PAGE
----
My wardrobe person, Rachel Wirkus, doesn’t travel with me. Once we nail the episodes down, we look up the weather around that time of the year. And we make sure that if I’m going fishing with former Cambodian gang members, which I did in the episode set in Lowell, Mass., that I have some tall gumboots. Though when I rewatched that episode, I joked that I looked like I was out of an L.L. Bean catalog. But that’s never intentional.
You also wear a lot of flare jeans.
I’m wearing flares because we don’t have a sound department. Our sound guy, Dimitri Tisseyre — who has done almost every episode with us from the beginning — is such a tyrant, but it’s only because he wants the show to be great. He doesn’t want to see that mic pack. So I’m wearing a belt around my ankle that has the mic pack. And then the wire is snaked from my ankle all the way up to my bra, where the microphone is often hooked.
I assume you have hair and makeup for the show?
My hair is done by my longtime hairdresser, Jeanie Syfu, who travels with me. She will often plug her curling iron into the electrical socket next to the air-conditioning controls on the front dashboard. For the first episodes of the first season we did have a makeup artist, who was lovely, but I felt like there were too many people on set. In documentary, the less you disturb the environment you’re trying to capture, the better.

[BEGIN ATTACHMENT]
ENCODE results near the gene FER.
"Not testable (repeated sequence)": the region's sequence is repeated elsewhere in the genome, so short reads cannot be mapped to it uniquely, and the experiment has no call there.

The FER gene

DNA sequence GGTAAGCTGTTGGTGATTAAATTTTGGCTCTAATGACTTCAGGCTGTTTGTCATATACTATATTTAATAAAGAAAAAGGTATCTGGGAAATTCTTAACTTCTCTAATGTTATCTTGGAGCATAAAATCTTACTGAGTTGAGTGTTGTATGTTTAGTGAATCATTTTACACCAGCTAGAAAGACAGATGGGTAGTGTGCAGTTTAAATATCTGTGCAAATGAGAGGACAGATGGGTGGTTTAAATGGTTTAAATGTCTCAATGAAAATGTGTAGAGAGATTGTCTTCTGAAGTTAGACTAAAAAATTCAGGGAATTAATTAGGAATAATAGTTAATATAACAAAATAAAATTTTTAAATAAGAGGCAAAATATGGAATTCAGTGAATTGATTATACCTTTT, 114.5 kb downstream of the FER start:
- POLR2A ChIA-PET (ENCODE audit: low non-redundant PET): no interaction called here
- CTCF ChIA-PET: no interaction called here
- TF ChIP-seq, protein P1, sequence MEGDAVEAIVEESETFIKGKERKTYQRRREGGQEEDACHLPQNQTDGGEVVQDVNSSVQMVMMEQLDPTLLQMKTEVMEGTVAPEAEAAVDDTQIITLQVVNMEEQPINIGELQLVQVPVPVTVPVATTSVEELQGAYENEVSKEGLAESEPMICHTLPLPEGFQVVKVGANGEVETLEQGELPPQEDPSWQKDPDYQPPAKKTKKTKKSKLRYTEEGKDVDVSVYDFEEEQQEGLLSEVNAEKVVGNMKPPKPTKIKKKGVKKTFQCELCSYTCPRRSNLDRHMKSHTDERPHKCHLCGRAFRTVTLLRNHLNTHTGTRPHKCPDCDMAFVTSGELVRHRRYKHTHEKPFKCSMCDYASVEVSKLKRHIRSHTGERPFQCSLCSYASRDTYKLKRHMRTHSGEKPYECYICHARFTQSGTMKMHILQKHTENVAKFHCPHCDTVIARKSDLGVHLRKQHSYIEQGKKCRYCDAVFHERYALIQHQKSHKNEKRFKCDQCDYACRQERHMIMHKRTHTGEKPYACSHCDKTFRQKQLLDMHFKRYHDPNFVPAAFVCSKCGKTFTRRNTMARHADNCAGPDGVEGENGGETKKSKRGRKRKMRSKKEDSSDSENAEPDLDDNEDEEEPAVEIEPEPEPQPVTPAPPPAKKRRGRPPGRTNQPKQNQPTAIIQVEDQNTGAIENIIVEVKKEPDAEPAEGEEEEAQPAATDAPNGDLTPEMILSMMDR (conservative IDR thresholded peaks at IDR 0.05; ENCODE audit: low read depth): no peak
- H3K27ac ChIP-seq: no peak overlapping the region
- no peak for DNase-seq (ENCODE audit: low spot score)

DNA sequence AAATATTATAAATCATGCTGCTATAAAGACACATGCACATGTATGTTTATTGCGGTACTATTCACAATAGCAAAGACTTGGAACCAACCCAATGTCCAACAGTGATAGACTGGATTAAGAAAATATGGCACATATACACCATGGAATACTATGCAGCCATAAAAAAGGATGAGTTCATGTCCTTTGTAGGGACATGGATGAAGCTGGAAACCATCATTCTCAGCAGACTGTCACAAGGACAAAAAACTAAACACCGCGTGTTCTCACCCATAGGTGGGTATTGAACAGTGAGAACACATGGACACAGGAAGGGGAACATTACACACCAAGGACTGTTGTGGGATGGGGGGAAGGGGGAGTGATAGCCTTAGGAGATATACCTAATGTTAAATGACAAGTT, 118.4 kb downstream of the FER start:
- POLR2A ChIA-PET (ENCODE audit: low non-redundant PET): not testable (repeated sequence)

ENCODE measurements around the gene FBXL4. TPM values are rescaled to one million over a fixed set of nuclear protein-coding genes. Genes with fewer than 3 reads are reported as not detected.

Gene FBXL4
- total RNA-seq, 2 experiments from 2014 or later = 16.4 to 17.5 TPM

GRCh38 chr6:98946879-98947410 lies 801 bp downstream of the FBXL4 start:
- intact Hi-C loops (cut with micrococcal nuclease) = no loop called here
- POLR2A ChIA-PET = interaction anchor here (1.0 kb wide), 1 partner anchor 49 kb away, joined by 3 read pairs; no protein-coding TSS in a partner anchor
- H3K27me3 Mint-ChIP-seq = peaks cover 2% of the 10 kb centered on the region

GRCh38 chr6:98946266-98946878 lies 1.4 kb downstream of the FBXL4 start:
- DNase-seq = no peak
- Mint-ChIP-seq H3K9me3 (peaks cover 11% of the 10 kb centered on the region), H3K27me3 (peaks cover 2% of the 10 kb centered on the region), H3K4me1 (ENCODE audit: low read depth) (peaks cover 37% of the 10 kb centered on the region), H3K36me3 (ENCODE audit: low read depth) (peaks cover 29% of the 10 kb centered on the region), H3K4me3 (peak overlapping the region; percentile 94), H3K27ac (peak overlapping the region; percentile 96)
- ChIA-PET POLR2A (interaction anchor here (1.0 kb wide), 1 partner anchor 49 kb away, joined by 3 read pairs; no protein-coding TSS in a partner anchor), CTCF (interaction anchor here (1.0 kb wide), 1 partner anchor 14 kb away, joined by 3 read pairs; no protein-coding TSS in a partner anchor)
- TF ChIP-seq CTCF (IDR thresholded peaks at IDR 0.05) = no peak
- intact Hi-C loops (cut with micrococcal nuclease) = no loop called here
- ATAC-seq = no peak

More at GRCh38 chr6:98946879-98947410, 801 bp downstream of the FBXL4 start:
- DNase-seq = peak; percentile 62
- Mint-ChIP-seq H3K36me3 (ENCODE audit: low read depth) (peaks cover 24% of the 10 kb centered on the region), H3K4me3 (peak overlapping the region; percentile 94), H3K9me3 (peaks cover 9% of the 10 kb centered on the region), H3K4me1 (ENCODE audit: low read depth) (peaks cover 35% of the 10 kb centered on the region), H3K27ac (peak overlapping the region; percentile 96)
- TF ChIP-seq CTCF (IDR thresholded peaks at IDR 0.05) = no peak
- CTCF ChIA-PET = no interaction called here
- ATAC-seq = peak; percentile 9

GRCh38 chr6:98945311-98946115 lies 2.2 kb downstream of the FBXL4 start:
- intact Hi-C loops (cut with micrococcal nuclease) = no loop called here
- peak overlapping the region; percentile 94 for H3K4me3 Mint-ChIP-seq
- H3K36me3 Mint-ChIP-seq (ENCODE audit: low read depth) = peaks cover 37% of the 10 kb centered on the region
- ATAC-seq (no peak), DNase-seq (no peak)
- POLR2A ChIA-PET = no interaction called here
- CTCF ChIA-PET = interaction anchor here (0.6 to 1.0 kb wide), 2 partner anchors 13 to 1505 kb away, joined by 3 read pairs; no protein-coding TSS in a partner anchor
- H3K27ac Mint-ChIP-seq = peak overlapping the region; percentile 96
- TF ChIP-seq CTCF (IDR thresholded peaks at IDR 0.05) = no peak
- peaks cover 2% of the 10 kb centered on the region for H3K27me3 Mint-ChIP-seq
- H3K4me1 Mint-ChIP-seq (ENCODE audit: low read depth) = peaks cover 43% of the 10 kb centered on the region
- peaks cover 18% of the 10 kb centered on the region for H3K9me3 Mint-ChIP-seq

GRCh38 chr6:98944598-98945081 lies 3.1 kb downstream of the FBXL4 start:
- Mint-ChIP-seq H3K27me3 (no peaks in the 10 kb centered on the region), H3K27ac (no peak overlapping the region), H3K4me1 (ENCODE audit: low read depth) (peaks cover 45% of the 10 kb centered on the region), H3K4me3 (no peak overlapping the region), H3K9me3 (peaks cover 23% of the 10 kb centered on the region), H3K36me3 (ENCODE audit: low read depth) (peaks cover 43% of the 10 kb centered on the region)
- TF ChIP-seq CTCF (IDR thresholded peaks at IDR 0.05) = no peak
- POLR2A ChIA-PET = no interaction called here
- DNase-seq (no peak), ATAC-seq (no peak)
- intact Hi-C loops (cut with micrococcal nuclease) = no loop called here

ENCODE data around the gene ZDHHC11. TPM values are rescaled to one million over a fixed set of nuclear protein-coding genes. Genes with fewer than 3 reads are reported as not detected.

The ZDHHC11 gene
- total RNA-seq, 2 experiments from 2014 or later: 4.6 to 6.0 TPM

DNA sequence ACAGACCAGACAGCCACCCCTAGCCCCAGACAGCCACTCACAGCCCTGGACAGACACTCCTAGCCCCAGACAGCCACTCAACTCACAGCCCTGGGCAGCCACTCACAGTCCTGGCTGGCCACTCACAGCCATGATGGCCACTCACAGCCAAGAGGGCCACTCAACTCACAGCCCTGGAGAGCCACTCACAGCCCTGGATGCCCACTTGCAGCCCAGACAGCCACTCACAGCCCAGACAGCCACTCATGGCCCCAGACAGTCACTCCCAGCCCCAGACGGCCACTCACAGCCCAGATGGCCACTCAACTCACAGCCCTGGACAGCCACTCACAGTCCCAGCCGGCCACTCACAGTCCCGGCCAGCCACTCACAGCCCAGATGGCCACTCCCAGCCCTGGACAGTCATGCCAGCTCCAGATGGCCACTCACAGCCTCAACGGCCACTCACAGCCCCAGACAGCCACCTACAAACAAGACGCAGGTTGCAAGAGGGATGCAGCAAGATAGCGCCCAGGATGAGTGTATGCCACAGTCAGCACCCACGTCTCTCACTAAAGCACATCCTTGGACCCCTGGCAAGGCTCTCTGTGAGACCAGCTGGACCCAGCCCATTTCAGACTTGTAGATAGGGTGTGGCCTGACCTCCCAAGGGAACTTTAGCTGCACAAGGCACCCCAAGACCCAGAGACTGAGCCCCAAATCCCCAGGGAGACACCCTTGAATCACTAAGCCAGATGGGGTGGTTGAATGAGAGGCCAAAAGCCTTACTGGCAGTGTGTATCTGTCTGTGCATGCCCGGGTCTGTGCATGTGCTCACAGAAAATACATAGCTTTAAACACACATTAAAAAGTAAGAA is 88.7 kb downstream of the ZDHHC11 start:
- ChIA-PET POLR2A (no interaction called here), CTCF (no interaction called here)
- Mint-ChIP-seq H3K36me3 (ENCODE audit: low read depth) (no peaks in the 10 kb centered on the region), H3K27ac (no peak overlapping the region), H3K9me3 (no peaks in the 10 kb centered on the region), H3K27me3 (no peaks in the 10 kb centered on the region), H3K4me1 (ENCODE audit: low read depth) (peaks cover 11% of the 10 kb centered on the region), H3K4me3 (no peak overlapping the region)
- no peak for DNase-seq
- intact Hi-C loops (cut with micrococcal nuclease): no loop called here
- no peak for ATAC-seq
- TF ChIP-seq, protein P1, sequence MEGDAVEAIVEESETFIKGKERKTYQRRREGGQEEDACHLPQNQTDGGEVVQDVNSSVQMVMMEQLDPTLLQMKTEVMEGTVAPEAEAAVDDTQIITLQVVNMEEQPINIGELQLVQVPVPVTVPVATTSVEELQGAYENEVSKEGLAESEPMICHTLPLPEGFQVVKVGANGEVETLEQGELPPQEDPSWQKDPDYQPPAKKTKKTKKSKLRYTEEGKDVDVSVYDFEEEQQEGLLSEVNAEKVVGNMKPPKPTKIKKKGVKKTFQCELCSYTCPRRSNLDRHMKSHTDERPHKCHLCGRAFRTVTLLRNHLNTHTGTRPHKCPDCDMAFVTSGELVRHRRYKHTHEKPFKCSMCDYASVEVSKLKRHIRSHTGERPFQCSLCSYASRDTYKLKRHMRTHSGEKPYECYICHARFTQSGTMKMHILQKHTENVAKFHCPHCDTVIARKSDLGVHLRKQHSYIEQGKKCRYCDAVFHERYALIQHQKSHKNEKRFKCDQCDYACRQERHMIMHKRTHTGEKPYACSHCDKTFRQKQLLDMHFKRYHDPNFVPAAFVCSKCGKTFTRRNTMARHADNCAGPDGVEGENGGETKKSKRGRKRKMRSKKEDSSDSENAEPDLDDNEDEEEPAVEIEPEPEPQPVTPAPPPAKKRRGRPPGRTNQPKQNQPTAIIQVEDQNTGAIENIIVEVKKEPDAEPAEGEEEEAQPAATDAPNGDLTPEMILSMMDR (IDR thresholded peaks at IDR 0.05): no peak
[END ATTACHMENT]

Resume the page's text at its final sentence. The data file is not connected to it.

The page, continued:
Did you notice a difference when you reduced the number of people in the room?
I did. You have to understand, we’re driving around in only three vans and one of those vans is for our camera equipment, and then an S.U.V., and that’s it. There are no more than 12 or 15 people at any given time on the road with me. In the back of my S.U.V. is my wardrobe.
You’ve come a long way since being described by a critic as having “come-hither poses” on “Top Chef.”
There are no come-hither poses. I’m just standing there.
I notice you wear the same jewelry repeatedly on the show.
All the jewelry you see me wear, whether it’s a Rolex or gold hoops, is mine. I keep it very simple. I usually always wear the Saint Christopher medallion that was given to me by an old lover who passed away over a dozen years ago. I also wear a three-stone necklace, which is something that my daughter and her father made for me several years ago for my birthday. Dimitri [the sound person] and I have a constant push and pull about that, because he can always hear them jingling. But I don’t care because in life you hear things jingle.
I’m now remembering you took off your Rolex — and these are your words — “to fist” a pig you’re preparing to cook in the episode set in Tarpon Springs, Fla., where there is a large Greek community.
Yes, because it’s a Rolex!
It can be challenging for women to dress in a way that is unobtrusive. We’re often expected to look nice. But if we dress down, that’s also remarked upon in a negative fashion.
Yes, that’s right. How do you look good without calling attention to yourself? We all saw that with E. Jean’s wardrobe recently in her trial against Donald Trump. I thought she was masterful in the way she dressed. I can’t hide the fact that I am who I am and have a Rolex in my wardrobe. But at the same time, I just want to be very approachable. Sexy and smart, but effortless.